There is always an inner struggle that others may never see.  As women we beat ourselves up over everything and compare ourselves to others.  I try to remind myself that I may want what someone else has, but there is probably someone out there who wants what I have (maybe).  It is a never ending cycle and we must learn to be content in all that we have and look to the Lord for the guidance when we doubt.    Isaiah 41:10 & Heb 13:5 & 1Tim. 6:6

My name is Sara and my daughter is Roane.

I don’t think anything can prepare you for the life altering experience of becoming a mom.  I taught kids for years before having my daughter, Roane, this past March and although I wasn’t so arrogant to assume it would be “easy” or anything, I did think I knew enough about kids to make the transition smoother.  But this journey has been more difficult and full of more self-doubt and guilt than I ever imagined it would be.  I think it’s something that’s hard for us new moms to talk about because we assume others will judge us, but I just want to come right out and say that I feel like a failure 90% of the time.  But in my saner moments, when I’ve had a decent night of sleep, I know that I am doing my absolute best and I only feel that way because this is the most important thing I’ve ever had to do and I want so desperately to do what is right for Roane.

All that being said, breastfeeding has not been my personal struggle.  Blessedly, it has been one of the things I’ve felt more confident about and competent at since becoming a mom.  I hope that writing my story doesn’t discourage anyone else or come across as me claiming that breastfeeding should just come easily and naturally.  I know too many for which that is not the case.  But maybe sharing my story can spark ideas for others or just provide an encouraging success story for anyone considering choosing to breastfeed.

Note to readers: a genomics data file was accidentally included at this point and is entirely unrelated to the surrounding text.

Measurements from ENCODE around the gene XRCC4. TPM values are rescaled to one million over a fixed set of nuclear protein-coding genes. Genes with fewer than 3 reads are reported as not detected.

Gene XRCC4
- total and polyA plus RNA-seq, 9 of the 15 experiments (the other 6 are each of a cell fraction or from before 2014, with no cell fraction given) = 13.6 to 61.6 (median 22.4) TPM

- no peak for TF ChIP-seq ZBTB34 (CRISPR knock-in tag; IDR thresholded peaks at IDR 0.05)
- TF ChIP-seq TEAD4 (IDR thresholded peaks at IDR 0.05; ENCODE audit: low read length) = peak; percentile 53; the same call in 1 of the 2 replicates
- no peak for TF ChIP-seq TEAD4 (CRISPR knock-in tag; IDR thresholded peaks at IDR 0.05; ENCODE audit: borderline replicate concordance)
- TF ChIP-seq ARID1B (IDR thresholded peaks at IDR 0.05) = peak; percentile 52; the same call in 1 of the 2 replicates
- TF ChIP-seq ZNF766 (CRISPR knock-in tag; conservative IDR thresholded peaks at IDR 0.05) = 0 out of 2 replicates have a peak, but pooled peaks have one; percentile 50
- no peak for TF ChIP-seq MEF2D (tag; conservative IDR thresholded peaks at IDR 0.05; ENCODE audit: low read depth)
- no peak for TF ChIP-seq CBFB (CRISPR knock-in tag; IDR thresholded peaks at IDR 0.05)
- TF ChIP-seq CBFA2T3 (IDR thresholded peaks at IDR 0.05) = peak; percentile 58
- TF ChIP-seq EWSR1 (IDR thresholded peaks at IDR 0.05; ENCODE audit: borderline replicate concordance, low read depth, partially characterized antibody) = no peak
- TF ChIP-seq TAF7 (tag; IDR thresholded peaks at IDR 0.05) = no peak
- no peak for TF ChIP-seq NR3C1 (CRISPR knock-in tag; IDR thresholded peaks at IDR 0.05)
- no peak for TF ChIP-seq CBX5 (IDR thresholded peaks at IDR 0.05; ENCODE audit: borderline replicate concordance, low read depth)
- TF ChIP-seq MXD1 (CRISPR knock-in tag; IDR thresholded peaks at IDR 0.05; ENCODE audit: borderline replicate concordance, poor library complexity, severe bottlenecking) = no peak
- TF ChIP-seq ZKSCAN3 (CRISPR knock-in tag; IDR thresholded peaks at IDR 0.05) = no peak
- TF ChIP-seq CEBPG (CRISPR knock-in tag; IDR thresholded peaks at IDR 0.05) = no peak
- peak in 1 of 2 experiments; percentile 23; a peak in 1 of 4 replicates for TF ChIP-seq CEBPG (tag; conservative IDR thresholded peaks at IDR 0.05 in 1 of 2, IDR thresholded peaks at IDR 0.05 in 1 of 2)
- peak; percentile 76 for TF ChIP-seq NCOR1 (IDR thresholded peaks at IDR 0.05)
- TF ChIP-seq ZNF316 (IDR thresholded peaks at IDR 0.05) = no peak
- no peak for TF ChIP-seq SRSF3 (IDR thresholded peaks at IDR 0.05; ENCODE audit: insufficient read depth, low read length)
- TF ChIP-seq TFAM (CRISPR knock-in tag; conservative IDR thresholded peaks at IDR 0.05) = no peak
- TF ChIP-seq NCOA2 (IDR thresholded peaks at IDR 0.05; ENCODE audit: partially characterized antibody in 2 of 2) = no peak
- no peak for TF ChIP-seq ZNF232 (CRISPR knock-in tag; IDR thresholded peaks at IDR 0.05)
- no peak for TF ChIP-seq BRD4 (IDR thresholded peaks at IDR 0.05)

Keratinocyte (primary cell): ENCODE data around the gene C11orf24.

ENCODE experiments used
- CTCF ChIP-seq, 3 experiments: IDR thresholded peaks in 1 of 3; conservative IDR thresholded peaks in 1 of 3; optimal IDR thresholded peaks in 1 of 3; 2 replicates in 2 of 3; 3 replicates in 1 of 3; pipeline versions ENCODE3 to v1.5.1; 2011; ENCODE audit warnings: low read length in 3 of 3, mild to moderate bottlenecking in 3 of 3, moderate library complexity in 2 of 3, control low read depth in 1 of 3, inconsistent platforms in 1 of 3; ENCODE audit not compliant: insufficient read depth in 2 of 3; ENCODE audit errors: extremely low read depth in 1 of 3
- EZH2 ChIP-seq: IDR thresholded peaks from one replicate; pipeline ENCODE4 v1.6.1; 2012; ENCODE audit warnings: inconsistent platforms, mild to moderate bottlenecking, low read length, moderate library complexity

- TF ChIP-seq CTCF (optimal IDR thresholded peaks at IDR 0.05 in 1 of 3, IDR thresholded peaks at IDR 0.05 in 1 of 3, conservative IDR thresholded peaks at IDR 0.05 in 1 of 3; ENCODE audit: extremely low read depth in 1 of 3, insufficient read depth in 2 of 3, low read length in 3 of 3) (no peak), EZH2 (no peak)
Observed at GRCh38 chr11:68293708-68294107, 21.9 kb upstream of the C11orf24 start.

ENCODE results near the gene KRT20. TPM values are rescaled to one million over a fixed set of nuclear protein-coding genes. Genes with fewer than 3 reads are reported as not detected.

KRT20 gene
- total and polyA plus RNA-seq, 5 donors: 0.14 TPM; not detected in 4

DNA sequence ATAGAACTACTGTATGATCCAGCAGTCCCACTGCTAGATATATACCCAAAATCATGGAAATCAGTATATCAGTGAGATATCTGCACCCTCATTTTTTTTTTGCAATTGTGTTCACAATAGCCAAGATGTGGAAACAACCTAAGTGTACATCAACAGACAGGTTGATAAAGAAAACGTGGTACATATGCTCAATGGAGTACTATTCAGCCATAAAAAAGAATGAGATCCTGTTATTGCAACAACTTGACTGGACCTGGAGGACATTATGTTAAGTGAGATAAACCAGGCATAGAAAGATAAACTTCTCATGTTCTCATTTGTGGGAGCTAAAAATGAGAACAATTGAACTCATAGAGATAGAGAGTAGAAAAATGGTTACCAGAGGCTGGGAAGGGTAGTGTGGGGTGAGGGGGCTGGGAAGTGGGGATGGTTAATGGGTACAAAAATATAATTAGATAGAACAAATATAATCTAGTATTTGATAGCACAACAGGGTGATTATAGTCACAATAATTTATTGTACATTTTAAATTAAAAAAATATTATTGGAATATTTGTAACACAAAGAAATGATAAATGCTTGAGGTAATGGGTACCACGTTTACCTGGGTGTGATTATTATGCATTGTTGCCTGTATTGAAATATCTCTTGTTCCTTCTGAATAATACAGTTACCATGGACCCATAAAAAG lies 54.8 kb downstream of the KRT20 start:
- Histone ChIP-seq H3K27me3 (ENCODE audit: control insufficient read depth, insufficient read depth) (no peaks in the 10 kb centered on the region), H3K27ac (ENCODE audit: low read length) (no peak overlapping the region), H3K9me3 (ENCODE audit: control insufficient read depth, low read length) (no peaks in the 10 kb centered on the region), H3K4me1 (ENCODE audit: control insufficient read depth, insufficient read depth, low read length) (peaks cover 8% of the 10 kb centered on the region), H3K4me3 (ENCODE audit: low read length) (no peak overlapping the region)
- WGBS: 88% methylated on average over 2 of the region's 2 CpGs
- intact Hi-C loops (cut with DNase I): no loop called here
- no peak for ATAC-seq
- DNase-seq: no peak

I had a natural birth with my daughter which really couldn’t have followed my birth plan any more closely.  I was very lucky that everything went smoothly and I was able to have the birth I wanted.  My husband and my mom were in the room with me.  I remember being so incredibly overwhelmed and dazed in the moments after Roane was born, so grateful it was over and so overcome with emotions.  It was thanks to my mom that I had some skin on skin time with Roane and got her to nurse for a few moments within minutes of her being born.  This is something I wanted beforehand but forgot about in the moment until my mom helped me unbutton my gown and showed me how to put Roane onto my breast.  She latched right away and sucked for a few seconds before they took her to the nursery.  I don’t know if this early moment helped her later on but I think there is definitely something to starting them as soon as possible.
I kept Roane in my room while I was in the hospital.  The first night I felt like she wanted to nurse all night long and it was awkward for me to find a comfortable position.  I felt like her latch hurt and remembered being told that if it hurt, it was wrong.  My husband called a lactation consultant the next day to come and talk to me.  She taught me how to help Roane latch on and it was much better after that. I also had my mom bring my Boppy to the hospital and that helped immensely with finding a comfortable position.